The 5 Habits Framework

1) Evidence (How do I know what's true?)

2) Perspective (Who might think differently?)

3) Connections (What other areas of knowledge are connected?)

4) Supposition (How might it be different if..?)

5) Significance (Is this important?)

Tuesday, September 29, 2015

Man's Job is to Take Selfies

Record-Breaking 1800 Selfies Taken in 1 Hour

Bhanu Prakash of Hyderabad, India.
 (Bhanu Prakash)

1)  What are the parameters of the competition?  Are they valid?  Is this something worth competing for?  What evidence is most compelling in training for this activity?

2)  Why might his parents feel differently than his former teachers?  His current or future partner/s?  The relatives of George Eastman?
3)  In what ways is this more connected to chemistry than to psychology?  To what degree is this connected to math?  

4)  How might the reporting of this story be different if it was about a teenage girl?  An American?

5)  What are the basic assumptions about people who take selfies?  What are the basic assumptions of those who share selfies about their followers/friends?

Extension Activities:

1)  Students can chart the rate of posted selfies of their friends and compare them to those of celebrities'.

2)  Students can research the use of selfies within different social networks and predict future trends.

AoK:  Human Sciences

WoK:  Imagination

Tuesday, September 22, 2015

6 Humans Step Into One-Year Isolation Dome

Mars Isolation Experiment Begins

The 36-foot-wide, 20-foot-tall Hawaii Space Exploration Analog and Simulation dome.

1)  What collected data could be the most useful for NASA?  In what ways could the experiment prove to be useless?  

2)  Why might a former astronaut think about this differently than a junior high school student?  In what ways might Buzz Aldrin and Chris Hadfield think similarly about this experiment?

3)  In which class would this topic be most appropriate?  In what ways is this experiment more about physical health than psychology?  

4)  What if the participants all spoke different languages?  Were related?  The length of time was shortened to 1 month?  Extended to 3 years?

5)  In what ways is this experiment significant?  What are the long term consequences on the participants?  What are the short term consequences for NASA?  What are the basic assumptions tested in this experiment?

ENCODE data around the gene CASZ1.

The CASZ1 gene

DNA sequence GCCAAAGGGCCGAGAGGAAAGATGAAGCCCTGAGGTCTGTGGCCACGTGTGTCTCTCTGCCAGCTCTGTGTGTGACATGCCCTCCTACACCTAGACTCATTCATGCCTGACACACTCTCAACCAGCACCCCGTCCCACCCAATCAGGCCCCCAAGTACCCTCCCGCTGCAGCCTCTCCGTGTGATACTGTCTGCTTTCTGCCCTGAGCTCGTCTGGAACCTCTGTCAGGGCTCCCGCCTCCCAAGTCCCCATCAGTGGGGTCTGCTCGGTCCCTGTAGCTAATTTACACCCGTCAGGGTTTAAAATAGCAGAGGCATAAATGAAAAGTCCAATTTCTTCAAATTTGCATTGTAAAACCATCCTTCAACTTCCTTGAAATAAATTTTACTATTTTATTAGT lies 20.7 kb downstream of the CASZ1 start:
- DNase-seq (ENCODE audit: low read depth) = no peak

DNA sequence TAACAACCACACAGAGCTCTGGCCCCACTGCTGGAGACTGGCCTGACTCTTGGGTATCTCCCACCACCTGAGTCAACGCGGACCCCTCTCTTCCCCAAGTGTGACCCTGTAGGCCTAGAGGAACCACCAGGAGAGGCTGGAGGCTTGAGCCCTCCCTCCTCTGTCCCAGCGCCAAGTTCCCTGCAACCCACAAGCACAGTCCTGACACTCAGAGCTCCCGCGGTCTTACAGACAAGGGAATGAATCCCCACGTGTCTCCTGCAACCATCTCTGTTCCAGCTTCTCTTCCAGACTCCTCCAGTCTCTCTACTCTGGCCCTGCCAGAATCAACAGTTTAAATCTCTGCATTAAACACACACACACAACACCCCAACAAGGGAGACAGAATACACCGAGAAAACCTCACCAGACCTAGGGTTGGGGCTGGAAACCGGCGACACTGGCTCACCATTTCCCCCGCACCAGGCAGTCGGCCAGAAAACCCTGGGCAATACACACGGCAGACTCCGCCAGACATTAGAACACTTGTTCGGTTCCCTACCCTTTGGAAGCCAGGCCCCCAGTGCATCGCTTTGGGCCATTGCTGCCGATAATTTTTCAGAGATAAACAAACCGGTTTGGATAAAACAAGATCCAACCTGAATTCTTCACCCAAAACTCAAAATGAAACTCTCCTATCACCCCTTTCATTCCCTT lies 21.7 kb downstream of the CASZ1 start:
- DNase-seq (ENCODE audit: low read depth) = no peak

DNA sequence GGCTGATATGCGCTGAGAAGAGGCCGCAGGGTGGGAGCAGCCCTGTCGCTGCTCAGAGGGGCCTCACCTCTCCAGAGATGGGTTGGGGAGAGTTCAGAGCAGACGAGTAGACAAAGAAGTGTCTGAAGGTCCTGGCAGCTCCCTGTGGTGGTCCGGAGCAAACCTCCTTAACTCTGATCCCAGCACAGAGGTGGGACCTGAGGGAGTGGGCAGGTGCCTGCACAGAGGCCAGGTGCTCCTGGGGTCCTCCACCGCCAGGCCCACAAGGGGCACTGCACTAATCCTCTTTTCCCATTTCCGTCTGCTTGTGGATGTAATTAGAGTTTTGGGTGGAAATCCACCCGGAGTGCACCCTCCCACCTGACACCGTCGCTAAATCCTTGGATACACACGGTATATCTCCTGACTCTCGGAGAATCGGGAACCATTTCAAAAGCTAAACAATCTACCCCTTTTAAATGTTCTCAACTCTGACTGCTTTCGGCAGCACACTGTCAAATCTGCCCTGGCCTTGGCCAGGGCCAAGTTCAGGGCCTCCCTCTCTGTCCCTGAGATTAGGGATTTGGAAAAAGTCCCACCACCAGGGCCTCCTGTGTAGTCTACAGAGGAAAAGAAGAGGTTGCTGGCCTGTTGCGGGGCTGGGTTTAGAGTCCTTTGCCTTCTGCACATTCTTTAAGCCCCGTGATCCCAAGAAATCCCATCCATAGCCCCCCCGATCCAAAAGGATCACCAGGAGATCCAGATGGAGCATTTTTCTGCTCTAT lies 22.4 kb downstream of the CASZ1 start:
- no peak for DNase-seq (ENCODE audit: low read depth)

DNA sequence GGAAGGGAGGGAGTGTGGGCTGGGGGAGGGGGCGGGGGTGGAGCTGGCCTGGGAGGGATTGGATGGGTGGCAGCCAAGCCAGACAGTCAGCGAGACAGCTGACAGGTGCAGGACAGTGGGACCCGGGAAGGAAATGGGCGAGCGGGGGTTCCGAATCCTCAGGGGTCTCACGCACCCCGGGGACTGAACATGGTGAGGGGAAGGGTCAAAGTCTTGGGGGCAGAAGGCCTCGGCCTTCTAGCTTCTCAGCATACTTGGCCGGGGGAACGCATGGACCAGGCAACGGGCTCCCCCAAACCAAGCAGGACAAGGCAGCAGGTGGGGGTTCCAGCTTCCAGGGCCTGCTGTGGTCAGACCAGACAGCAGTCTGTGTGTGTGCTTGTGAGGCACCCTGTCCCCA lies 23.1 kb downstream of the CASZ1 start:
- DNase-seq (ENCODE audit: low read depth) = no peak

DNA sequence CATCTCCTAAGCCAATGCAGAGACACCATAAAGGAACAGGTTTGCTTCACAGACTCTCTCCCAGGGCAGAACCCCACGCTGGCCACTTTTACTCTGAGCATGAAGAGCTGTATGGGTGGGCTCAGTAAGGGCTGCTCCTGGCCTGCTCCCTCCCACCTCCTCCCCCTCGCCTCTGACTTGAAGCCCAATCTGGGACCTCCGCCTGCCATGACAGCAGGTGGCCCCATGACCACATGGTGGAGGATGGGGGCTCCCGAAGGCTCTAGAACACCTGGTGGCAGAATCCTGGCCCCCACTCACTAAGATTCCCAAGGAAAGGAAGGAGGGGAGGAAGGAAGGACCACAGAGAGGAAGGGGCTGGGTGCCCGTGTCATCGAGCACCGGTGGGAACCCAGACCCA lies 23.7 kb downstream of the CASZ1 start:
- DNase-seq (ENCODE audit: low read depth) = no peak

Extension Activities:

1)  Students can research the effects of extreme isolation on humans ("feral" children, solitary confinement, etc.) and write a story from the perspective of someone who is recruited by NASA because of their previous experience.

2)  Students can write a journal in the voice of a future astronaut from different points in time, considering time traveled and their eventual return.  

AoK:  Human Sciences

WoK:  Intuition

Monday, September 14, 2015

Tongue-Rolling Myth Totally 'Debunked'

Classic Genetic Myth is Wrong

Photo by Dorling Kindersley / Getty Images

1)  In what ways is wisdom 'conventional'?  To what degree should science textbooks be believed?  What confers expertise in genetics?    

2)  Why might an American child feel differently about this than their grandparent?  In what ways would a 7th grade science teacher think about this differently than a student?  

3)  How might this be connected to psychology?  Math?

4)  In what ways would this story be different if it was about another classic example (i.e. widow's peak, ear lobe)?  How would this story be different if it was about genetics more than certainty?    

5)  What are some under lying assumptions about science in this article?  About belief?  In what ways is this significant for educational institutions?  

Extension Activities:

1)  Students can create a list of debunked artifacts of conventional wisdom and compare them to those in a country of their choice.

2)  Students can create a Top Ten list of the most widely believed debunked conventional wisdom in an area of their choice (history, science, nutrition) and survey their classmates.  Students can then analyze the results and offer prescriptive advice on combating them when they are encountered again.

AoK:  Human Sciences
 WoK:  Reason

Tuesday, September 1, 2015

Tallest Mountain in North America Now Officially Denali

Obama Administration Changes Name of Mt. McKinley

This Aug. 19, 2011 file photo shows Mount McKinley in Denali National Park, Alaska.
(AP Photo/Becky Bohrer, File)

1)  What evidence is used in this article?  How do we know the Athabascans were indigenous to the area?          

2)  Whose perspectives are being represented in this issue?  Whose are left out?  Why might a teenager in Ohio feel differently about this than a teenager in Hawaii?

3)  To what degree does the President's political party affect the public's reaction to this issue?  Is this more of a religious issue or a political one?  

4)  What if a Republican president had changed the name?  What if the name was changed to someone living?  To what degree would this story be different if it was Mt. Everest?

5)  What are the short term consequences?  Long term?  What are the basic assumptions about ownership of land?  

Extension Activities:

1)  Students can develop different headlines for the story to evoke emotional responses from different readers.

2)  Students can research natural monuments and propose name changes for some with indigenous names and defend another.

AoK:  History

WoK:  Language